|

Like many of its competitors, LNR Partners has been brought tocourt for breech of contract, though there are no recordedjudgments against the special servicer. With LNR's current crisis,some question how a bankruptcy filing may affect the trusts towhich the company must answer.

|

Stephanie Petosa, a senior analyst at Fitch, says bankruptcycourts generally protect the interests of the filing entity withregard to its special servicing business. Including the specialservicing arm in bankruptcy could jeopardize its agencyratings.

|

A reorganization of LNR may result in a surge of distressedcommercial assets sales. "If LNR files for bankruptcy, it is goingto need cash and liquidity. So it sounds to me that it wouldprobably want to be auctioning some of loans in the portfolio,"says John Garth, partner and managing director of originations forthe East Coast for the Pembrook Group.

|

Recovery rates for resolved CMBS loans are lower than thehistorical average, according to Fitch. But the agency's mostrecent data show that LNR had a 90.7% recovery rate as of the endof Q3 2009. That number, however, may be a bit deceiving since LNRhas the largest portfolio of loans in special servicing, and at thetime had resolved just 119 of its 1,000-plus loans.

|

Loan extensions may be too costly an endeavor for LNR tocontinue in earnest. A torrent of asset transfers, like LNR hasexperienced, can be a crushing expense if monthly base fees orresolution fees are only trickling in. Special servicers may handleappraisal costs, legal fees and other expenses, with the hopes ofreimbursement.

|

To cover operating expenses, Schecher points out specialservicers typically borrow money from line lenders, which requirehaircut equity. But he says, "The amount of foreclosed propertiesthat are coming into the CMBS default arena creates a liquiditycrisis for the special servicer."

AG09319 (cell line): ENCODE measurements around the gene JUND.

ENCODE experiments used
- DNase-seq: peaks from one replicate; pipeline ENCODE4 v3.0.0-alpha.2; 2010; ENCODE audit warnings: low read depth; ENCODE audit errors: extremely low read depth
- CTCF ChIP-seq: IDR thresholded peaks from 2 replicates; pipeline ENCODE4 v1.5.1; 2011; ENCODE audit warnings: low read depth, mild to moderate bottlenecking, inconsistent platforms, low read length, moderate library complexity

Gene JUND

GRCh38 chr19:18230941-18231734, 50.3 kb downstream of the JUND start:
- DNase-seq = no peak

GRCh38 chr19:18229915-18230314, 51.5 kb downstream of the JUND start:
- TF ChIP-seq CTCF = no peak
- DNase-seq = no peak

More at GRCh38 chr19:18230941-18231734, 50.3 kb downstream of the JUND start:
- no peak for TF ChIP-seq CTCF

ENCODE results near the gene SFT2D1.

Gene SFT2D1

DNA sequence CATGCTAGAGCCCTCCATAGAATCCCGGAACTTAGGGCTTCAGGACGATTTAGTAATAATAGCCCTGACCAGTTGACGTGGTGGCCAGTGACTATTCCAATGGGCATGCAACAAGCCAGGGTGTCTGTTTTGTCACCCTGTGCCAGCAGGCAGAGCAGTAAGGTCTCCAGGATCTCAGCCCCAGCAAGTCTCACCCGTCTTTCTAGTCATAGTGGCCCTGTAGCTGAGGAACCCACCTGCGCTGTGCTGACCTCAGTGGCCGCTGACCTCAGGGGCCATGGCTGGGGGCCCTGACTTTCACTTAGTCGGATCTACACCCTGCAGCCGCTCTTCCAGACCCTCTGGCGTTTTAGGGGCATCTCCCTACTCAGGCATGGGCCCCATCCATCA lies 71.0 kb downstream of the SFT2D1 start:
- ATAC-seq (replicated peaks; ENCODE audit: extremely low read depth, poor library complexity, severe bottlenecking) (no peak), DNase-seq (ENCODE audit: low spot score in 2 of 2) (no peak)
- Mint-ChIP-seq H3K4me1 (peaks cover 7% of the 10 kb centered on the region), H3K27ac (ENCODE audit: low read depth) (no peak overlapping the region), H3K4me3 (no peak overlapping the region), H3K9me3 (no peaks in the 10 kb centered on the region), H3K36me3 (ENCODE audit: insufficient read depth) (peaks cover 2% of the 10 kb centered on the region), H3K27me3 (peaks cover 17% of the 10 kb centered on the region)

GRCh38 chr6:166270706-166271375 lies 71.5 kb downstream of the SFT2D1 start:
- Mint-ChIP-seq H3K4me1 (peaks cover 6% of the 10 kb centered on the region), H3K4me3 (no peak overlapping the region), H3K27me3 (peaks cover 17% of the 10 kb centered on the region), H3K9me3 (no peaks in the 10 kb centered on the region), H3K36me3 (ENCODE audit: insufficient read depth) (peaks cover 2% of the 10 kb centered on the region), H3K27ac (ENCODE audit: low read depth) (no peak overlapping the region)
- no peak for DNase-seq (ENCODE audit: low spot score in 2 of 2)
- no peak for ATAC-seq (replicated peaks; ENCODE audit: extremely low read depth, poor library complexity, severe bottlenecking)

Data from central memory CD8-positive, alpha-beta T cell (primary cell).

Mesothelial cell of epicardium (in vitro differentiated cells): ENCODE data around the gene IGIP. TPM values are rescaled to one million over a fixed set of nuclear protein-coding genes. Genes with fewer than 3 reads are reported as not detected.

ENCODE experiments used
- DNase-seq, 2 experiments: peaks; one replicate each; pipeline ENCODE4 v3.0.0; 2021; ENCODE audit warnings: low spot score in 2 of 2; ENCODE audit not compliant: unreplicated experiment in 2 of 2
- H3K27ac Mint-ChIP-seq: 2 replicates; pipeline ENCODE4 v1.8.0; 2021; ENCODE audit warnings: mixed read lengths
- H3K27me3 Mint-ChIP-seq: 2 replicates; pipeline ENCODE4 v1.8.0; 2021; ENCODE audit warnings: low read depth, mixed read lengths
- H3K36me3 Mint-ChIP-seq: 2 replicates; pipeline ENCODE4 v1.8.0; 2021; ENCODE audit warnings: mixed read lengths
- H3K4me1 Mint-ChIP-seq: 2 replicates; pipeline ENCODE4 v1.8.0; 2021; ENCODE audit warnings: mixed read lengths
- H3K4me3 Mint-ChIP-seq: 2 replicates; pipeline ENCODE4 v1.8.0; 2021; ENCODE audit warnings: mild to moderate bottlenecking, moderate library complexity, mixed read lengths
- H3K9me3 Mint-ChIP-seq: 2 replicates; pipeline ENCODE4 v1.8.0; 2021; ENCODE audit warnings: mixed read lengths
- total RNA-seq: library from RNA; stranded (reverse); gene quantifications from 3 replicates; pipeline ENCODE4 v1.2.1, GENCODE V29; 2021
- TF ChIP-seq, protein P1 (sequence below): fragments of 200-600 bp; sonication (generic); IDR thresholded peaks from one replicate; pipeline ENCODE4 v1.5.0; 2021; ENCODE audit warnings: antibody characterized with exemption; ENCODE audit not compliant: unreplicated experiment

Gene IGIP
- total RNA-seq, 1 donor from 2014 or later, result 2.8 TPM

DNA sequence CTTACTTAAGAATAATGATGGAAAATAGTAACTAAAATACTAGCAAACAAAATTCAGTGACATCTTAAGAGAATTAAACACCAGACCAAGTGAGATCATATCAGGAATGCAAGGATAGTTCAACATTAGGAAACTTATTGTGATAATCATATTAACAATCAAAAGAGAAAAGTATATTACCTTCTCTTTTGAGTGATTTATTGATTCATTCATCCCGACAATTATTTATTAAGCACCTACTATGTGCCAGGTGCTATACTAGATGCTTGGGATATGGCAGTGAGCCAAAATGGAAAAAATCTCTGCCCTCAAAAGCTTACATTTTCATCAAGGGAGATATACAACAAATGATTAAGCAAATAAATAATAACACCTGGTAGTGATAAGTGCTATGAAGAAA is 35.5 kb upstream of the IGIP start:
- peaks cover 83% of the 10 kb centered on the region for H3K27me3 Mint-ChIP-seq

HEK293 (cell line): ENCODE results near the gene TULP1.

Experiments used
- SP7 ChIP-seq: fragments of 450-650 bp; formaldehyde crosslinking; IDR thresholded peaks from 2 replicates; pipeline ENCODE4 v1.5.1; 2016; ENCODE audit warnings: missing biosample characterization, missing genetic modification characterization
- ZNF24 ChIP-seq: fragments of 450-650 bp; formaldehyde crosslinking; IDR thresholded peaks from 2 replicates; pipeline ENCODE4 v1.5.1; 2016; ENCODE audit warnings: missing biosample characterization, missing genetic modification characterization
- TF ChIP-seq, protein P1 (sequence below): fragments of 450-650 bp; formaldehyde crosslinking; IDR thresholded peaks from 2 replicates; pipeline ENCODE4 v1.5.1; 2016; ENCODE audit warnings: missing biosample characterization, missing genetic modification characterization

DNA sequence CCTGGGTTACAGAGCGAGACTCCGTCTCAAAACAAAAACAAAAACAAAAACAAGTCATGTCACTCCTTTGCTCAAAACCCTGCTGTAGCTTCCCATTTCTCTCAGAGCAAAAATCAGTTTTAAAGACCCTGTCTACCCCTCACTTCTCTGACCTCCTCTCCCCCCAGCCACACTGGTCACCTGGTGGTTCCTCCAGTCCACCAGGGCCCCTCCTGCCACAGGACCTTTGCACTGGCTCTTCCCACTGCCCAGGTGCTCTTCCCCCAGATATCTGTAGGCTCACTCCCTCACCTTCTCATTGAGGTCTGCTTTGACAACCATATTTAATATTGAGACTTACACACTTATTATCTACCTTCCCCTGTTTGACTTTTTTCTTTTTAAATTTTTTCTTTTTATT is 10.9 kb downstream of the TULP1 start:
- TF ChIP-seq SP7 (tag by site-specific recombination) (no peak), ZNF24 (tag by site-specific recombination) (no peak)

|

He continues, "You can't continue bringing in bad assets and notsell them and continue to borrow to pay the advances on real estatetaxes, insurance and interest payments; this is a losingproposition."

|

LNR's $1-billion senior credit facility is set to mature in2011. Moody's suspects the company, likely unable to refinance,will default on its credit obligations. Schecher suggests this linelender turmoil may create problems for other special servicers, ifLNR defaults.

|

"You are going to see line lenders getting nervous about theirposition with lesser servicers," he says. "The uncertainty of thiscould cast a pall on the industry for some time, and that means thevelocity of transactions will remain static."

|

A month after Moody's took action, Fitch Ratings downgraded thespecial servicing entity, LNR Partners, because of its parentcompany's financial trials. With 1,107 loans valued at $18.6billion as of January, LNR has been named special servicer for thelargest amount of CMBS debt, according to Trepp.

|

Were LNR Property to file for bankruptcy, those loans wouldcontinue to be serviced, says Sanders. "Even if the worst happensand they start moving toward a process of liquidation, theservicing rights will just be sold to other servicers out there.And there are still plenty of players out there," he says.

|

What's more concerning, he adds, is how this situation reflectson the state of commercial real estate. "It's sending a signal outthat there are some serious structural issues going on in thecommercial market." Sanders stresses that the skyrocketing level ofdefaults and delinquencies in the commercial real estate spacecontinues to be largely ignored by the public.

|

Petosa says, "All servicers are stressed and most of them areunder financial pressure. The whole special servicing landscape isgoing to change this year, whether that's through consolidation orthe purchase of existing servicers."

Want to continue reading?
Become a Free ALM Digital Reader.

  • Unlimited access to GlobeSt and other free ALM publications
  • Access to 15 years of GlobeSt archives
  • Your choice of GlobeSt digital newsletters and over 70 others from popular sister publications
  • 1 free article* every 30 days across the ALM subscription network
  • Exclusive discounts on ALM events and publications
NOT FOR REPRINT

© 2024 ALM Global, LLC, All Rights Reserved. Request academic re-use from www.copyright.com. All other uses, submit a request to [email protected]. For more information visit Asset & Logo Licensing.